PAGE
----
There are broken devices doing important jobs in the bodies of Canadians right now. We don’t know how many. We don’t know how dangerous they are. But we do know that similarly broken medical implants may have played a role in at least 1,400 deaths and 14,000 injuries since 2008. And that number is likely underreported. And a broken system prevents us from establishing guidelines around which devices are causing problems quickly enough to prevent more. A massive global investigation has revealed some frightening facts and raised some immediate questions.
How often do medical implants fail? Which versions of which devices are prone to malfunction and cause more harm than the symptoms they are intended to treat? How thoroughly are they tested before they’re put on the market, and what happens when problems begin to be reported with a device that’s already wired into hundreds of thousands of beating hearts around the world? Jesse McLean of the Toronto Star worked with a team of reporters from 58 organizations to expose the hidden stories of faulty medical implants.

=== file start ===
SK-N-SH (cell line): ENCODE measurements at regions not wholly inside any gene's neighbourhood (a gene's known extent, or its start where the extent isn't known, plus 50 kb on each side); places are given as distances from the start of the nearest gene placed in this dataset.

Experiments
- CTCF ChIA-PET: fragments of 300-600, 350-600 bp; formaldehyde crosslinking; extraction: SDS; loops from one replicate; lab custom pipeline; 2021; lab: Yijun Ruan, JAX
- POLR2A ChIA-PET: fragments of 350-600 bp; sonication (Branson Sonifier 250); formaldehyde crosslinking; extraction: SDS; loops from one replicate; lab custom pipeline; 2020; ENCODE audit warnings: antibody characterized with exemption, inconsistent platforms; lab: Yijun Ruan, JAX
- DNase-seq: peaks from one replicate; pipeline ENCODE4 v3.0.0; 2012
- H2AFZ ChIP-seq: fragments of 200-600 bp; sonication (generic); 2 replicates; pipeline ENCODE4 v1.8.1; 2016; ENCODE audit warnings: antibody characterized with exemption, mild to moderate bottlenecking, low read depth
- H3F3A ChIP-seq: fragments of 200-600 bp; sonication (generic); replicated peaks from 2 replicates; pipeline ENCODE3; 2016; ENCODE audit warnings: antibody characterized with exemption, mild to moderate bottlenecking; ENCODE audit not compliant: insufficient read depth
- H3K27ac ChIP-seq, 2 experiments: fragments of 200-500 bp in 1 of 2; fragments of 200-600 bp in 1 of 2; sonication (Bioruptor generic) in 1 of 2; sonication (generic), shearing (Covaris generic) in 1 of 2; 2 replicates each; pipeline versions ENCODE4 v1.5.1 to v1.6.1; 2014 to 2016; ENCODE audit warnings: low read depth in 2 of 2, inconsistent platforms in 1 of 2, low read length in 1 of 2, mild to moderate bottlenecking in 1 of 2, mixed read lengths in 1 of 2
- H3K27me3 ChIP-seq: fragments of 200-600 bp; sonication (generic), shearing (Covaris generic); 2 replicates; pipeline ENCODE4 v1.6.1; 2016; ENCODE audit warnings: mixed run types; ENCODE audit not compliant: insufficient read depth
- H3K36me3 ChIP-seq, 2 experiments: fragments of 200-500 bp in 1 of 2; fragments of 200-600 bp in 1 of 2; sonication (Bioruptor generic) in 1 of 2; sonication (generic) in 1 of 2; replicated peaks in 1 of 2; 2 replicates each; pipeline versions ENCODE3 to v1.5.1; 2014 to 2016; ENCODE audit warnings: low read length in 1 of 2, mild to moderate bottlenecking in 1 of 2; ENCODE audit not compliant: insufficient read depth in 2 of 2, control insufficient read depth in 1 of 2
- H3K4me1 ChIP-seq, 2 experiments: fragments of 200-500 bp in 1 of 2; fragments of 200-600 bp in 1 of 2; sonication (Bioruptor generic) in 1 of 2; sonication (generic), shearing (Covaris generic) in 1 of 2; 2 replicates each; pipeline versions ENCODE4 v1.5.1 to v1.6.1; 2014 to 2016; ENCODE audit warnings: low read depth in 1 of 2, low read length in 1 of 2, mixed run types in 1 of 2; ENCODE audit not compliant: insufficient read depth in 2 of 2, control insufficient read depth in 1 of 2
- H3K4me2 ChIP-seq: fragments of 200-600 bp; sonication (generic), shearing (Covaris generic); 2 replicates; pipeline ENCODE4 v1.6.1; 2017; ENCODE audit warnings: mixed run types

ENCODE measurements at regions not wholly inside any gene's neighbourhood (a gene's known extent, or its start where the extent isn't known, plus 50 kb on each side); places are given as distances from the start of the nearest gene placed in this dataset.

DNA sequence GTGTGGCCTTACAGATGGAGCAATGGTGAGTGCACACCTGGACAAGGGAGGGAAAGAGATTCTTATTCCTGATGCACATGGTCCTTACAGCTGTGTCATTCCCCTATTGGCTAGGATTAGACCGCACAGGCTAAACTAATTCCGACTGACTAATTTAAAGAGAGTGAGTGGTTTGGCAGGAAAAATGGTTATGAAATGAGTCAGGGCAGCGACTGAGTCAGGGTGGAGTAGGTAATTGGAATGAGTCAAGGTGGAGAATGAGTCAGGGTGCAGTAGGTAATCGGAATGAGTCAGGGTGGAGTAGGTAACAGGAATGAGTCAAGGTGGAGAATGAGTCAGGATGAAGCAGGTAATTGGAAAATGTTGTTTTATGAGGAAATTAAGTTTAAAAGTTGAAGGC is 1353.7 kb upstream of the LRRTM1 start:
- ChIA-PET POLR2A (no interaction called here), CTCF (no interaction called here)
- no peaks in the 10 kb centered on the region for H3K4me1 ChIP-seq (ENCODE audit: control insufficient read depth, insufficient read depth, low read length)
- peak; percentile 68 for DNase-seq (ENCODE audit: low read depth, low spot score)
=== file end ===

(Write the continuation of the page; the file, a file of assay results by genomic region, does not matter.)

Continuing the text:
NOTE: On Thursday evening Health Canada issued a statement acknowledging these problems and vowing to increase oversight. Details are to be announced "in the coming weeks."
GUEST: Jesse McLean, Toronto Star